Take My Breath Away

Pungent.  Malodorous.  Stank.  Funky.  Smelly.  Foul.  Putrid.  Blech!

Do you recognize this tree?  While my example is completely overgrown (yes, this tree belongs to the same neighbor with overgrown bamboo – surprise surprise, right?), many of you may be able to spot the telltale features of the Bradford pear tree.  These fast-growing trees (native from China and Korea, thankyouGooglesearch) are used quite often in the south.  They bloom early in the spring with clusters of dense, beautiful white flowers and last for several weeks.  In the summer, the leaves are a healthy, glossy green.  In the fall, the densely packed leaves can turn yellow, orange, red, or maroon, making them a great autumnal tree, too.  They are available, affordable, fast-growing, tough to kill, and have a lot of curb appeal – hence their widespread use for new subdivisions and commercial landscaping.

But.

When they bloom, they draw bees like hippies to Burning Man.  They usually don’t last more than 25 to 30 years before splitting (hello ticking time bomb, my house is 29!).  And, perhaps the most noticeable, every spring, they STINK.

The answer to the obvious question, well, what do they smell like? will depend on who you ask.  So far, the descriptions I’ve heard are:  rancid peanut butter, something burning, dog poo, tuna, grilling “mystery” meat, a women’s locker room, body odor, skunk, wet dog, and “just plain funky.”  But the description I’ve heard the most often is, well… awkward for me to even write.  People hint at it, try to describe it in the most tasteful way possible… but the fact is, you simply can’t describe the smell without blushing.  I won’t admit to having any reference for the smell myself, but there are folks out there unashamed enough to admit that they recognize it.  I’ll let this link do the referencing for me.  I’m too busy giggling.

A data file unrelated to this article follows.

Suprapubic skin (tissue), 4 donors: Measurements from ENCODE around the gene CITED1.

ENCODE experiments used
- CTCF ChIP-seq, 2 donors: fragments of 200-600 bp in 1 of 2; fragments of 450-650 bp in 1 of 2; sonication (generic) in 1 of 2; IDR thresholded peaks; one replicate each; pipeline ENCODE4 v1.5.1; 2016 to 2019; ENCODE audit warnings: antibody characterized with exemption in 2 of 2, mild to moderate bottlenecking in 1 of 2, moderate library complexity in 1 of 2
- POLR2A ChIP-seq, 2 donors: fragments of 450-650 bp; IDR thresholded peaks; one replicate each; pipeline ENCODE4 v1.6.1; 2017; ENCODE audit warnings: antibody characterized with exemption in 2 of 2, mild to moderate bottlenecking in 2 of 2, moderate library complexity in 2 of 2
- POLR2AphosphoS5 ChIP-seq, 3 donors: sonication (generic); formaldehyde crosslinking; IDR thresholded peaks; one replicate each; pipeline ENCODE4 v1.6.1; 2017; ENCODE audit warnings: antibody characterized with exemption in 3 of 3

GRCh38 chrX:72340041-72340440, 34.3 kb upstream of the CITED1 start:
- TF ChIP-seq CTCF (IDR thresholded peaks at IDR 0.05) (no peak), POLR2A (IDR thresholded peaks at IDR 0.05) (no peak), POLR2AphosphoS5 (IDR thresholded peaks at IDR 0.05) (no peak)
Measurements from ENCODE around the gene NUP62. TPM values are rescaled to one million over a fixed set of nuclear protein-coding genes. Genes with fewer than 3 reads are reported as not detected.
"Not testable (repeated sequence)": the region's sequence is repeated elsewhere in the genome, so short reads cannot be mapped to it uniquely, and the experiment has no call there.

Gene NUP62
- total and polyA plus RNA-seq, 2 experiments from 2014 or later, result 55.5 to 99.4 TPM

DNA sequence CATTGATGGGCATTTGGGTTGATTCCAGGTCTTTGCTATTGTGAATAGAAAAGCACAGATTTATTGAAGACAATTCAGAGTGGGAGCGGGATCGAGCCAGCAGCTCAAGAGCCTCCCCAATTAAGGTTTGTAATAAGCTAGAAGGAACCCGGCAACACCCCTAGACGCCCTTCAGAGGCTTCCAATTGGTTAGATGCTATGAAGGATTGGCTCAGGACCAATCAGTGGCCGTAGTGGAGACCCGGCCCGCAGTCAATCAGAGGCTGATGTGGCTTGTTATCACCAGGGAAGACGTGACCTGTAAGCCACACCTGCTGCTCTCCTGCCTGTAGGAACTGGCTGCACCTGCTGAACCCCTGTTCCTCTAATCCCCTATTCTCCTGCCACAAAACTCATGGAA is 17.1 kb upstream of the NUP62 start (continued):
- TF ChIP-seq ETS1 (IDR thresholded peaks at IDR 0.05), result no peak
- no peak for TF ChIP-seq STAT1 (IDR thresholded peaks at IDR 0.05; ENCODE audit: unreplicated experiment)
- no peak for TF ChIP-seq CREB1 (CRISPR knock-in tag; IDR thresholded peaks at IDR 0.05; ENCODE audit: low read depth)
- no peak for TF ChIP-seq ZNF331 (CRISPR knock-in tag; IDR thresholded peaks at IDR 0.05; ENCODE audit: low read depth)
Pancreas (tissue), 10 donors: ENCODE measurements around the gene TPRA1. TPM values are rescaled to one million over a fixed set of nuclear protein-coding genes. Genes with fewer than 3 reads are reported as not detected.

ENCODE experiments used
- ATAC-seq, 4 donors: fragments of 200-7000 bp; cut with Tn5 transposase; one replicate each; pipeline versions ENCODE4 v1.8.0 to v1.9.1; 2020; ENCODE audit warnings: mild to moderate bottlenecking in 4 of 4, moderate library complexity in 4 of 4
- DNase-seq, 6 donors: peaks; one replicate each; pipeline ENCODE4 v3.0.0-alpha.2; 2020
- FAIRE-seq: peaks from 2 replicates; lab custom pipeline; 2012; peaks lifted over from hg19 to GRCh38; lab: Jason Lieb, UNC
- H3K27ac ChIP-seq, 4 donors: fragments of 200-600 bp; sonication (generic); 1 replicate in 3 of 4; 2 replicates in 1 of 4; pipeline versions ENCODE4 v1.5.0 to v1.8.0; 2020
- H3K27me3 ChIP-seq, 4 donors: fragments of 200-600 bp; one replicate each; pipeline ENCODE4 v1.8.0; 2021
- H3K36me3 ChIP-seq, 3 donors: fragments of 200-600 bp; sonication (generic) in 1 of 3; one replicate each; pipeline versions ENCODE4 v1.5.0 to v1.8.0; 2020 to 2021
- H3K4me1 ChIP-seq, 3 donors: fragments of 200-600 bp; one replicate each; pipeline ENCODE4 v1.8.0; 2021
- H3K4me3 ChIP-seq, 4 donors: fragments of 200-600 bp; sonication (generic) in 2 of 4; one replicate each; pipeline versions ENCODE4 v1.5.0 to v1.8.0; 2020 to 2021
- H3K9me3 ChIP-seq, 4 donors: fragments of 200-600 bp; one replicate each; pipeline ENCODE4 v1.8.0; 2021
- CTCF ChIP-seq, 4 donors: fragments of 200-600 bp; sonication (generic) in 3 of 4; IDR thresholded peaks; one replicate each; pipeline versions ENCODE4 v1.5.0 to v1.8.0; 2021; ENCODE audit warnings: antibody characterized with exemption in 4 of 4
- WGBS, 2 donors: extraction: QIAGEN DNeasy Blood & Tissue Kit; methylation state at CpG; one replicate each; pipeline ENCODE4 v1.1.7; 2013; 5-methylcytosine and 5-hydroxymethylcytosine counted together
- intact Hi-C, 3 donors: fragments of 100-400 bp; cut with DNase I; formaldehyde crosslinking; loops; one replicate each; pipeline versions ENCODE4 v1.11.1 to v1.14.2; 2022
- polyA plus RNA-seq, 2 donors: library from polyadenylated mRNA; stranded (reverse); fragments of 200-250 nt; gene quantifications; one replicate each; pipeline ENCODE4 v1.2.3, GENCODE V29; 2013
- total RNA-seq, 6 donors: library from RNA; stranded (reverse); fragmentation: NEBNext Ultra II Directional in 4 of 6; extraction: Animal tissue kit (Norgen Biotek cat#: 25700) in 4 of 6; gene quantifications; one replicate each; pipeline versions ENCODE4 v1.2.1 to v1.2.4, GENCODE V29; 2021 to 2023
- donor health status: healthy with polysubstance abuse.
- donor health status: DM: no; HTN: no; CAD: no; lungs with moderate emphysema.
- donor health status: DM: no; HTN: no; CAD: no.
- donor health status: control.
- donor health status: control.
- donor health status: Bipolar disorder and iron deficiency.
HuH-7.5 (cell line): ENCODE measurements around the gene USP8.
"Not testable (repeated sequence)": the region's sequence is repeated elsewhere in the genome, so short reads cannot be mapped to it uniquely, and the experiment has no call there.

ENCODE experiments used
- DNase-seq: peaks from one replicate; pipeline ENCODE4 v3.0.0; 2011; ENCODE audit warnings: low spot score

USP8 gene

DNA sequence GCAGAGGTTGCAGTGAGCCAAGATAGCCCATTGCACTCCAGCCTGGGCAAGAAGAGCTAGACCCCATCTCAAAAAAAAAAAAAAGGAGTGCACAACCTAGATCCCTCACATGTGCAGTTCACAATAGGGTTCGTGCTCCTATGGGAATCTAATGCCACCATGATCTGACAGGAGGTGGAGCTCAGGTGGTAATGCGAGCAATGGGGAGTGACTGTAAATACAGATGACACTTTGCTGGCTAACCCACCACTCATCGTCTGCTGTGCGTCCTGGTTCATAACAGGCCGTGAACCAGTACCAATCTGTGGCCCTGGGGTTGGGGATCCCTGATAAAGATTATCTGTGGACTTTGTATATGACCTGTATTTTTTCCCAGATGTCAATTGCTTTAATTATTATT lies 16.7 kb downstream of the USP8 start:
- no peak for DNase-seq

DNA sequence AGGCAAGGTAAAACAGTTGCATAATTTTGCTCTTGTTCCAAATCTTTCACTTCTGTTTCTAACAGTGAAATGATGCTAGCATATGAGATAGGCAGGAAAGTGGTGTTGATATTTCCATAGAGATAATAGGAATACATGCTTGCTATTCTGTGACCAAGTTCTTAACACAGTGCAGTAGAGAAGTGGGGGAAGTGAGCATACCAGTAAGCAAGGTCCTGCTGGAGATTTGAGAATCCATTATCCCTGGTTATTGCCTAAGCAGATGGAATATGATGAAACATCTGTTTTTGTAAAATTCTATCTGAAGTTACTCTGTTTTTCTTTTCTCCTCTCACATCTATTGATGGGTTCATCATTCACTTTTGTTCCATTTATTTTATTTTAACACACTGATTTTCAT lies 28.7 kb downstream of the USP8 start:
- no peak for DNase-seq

However you choose to describe it, I have a stinky tree outside my front door.  A tree that I really do not want houseguests to associate with my home.  And one which, in time, may pose a hazard if it splits (but thank goodness it’s on the garage side and not the side of the master bedroom).  There’s not much I can do about it since it’s not on my property, so I simply have to suck it up and deal with the foul odor until I sell.  Until then, you’ll find me each spring with my nose scrunched and holding my breath until I can get inside.

So, there you have it.  Nearly 500 words on one humiliating, foul-smelling tree.  Does anyone out there have stinky-spring-tree-itis like I do?  Anyone willing to admit that they agree with the above embarrassing descriptions?  You’re braver than I!

Comments

  1. says

    haha. I always thought they stunk too and until somebody told me this reference (blush) I didn't recognize it (because I'm innocent like that LOL) but now, its all I can think of when I see these trees. Yuck. Thanks for the giggle this morning.

  2. says